Writer-director David O. Russell had a commercial and industry breakthrough with his last film, 2010's The Fighter, which garnered multiple Oscar nominations and became the filmmaker's biggest box-office hit.
Russell's follow-up, Silver Linings Playbook, has some similarities to The Fighter. Both are city-based stories (The Fighter was Boston; Playbook is Philadelphia) about dysfunctional families. But the new film, based on a novel by Matthew Quick, is less a genre picture. Instead, it's a fruitful return to the style of shaggy, neurotic comedy — such as Spanking the Monkey or especially Flirting With Disaster — that launched Russell's career.
Silver Linings Playbook stars Bradley Cooper as Pat Solitano, a bipolar former high school teacher who, at the outset, is released from a mental hospital following an initially mysterious violent episode that landed him there. Pat returns to live with his parents — nervous, willfully optimistic mother Dolores (Jacki Weaver) and skeptical father Pat Sr. (Robert De Niro). Pat's reentry is complicated when he meets Tiffany (Jennifer Lawrence), the recently widowed and almost as troubled sister of Pat's best friend's wife, and a wary friendship-cum-courtship ensues.
What follows from there isn't easily synopsized, and narrative is secondary to performance and social detail anyway. At its best, Silver Linings Playbook has the spirit of a classic screwball comedy, with attractive leads engaged in complicated flirtation amid crazy plot twists and colorful supporting players. But it transforms this old style into something contemporary, suffused with broken families, name-brand medications, and the National Football League.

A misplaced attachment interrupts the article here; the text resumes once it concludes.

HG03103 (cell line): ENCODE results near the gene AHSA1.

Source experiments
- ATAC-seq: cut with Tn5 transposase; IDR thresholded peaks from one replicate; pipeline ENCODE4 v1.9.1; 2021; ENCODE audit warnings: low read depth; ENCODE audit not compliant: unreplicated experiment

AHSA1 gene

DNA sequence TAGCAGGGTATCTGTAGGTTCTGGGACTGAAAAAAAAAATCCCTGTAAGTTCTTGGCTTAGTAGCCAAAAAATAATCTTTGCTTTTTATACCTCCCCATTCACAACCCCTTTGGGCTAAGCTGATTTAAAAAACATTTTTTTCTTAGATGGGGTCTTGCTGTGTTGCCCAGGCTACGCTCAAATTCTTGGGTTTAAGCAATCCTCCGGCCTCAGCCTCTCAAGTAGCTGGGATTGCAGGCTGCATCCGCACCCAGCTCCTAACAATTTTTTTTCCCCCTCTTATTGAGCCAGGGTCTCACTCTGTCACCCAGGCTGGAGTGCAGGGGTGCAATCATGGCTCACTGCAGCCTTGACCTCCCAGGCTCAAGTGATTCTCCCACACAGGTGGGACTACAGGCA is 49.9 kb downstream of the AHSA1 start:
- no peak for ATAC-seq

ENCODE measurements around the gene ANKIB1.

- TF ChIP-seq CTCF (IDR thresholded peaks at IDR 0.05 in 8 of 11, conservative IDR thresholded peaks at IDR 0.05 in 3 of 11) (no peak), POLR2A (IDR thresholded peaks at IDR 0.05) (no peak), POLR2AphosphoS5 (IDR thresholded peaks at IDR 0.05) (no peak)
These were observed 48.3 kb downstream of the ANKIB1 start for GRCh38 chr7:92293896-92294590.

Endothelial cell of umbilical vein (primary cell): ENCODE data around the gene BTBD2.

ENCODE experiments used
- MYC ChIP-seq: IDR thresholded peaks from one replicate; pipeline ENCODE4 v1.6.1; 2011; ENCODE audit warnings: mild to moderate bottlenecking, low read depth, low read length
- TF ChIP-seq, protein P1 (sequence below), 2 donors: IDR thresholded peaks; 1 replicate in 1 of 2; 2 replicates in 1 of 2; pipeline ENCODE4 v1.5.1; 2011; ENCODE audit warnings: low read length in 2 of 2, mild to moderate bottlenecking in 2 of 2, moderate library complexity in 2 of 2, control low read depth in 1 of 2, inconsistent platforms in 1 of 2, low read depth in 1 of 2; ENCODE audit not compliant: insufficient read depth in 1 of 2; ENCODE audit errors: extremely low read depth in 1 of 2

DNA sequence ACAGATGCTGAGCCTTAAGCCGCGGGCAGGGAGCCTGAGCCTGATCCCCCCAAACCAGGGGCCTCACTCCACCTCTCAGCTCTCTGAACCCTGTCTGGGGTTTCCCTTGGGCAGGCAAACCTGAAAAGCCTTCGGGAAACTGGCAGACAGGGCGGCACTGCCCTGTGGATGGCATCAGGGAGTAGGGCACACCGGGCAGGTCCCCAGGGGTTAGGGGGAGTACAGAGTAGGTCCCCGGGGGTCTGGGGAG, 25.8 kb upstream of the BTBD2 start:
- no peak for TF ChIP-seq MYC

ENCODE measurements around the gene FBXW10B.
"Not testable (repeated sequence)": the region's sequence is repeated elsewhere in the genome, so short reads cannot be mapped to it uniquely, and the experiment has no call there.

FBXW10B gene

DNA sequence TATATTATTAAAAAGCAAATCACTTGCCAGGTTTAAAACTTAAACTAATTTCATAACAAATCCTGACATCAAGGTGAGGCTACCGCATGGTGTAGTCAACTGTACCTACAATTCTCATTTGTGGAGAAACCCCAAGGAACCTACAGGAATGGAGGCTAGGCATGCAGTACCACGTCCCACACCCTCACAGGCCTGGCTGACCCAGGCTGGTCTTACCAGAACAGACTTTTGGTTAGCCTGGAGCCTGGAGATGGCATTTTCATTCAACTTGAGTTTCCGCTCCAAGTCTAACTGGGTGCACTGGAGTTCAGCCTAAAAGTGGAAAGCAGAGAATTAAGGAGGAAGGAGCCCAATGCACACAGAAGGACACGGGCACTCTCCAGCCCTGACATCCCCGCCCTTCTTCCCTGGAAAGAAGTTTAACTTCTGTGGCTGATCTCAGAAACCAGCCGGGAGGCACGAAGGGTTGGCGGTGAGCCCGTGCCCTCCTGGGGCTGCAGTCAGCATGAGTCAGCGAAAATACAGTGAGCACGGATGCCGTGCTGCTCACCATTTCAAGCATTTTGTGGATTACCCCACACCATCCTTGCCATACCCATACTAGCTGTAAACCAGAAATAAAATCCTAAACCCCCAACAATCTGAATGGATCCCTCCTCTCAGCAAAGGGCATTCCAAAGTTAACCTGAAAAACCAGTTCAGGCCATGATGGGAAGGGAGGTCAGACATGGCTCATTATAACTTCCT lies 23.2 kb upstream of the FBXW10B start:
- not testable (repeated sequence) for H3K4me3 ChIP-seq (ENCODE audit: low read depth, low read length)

The casting of Cooper sometimes feels a little off. While he's more than game, he's almost too hunky for the role. When he dons an Eagles jersey, he seems like a player, not like a high school teacher as super-fan. Lawrence, in her first major adult role after the indie breakout in Winter's Bone and commercial breakthrough in The Hunger Games, shows a surer hand, ably balancing tough and tender. And Weaver, an Australian actress who was an Oscar nominee for the recent crime-family flick Animal Kingdom, and De Niro, giving perhaps his most purposeful performance since 2000's Meet the Parents (and in the same gruffly comic tone) are well-matched.
At times, Silver Linings Playbook reminds me of John Cassavetes' ostensibly more serious '70s indie touchstone A Woman Under the Influence, where the line between those who are thought to be mentally unstable and those who are not is more a matter of official declaration than reality. That's a difficult tightrope to walk in a screwball romance, and Russell's film wobbles in spots. But it's still an unusually homey and enjoyable modern Hollywood comedy.
Silver Linings Playbook
Opening Wednesday, November 21st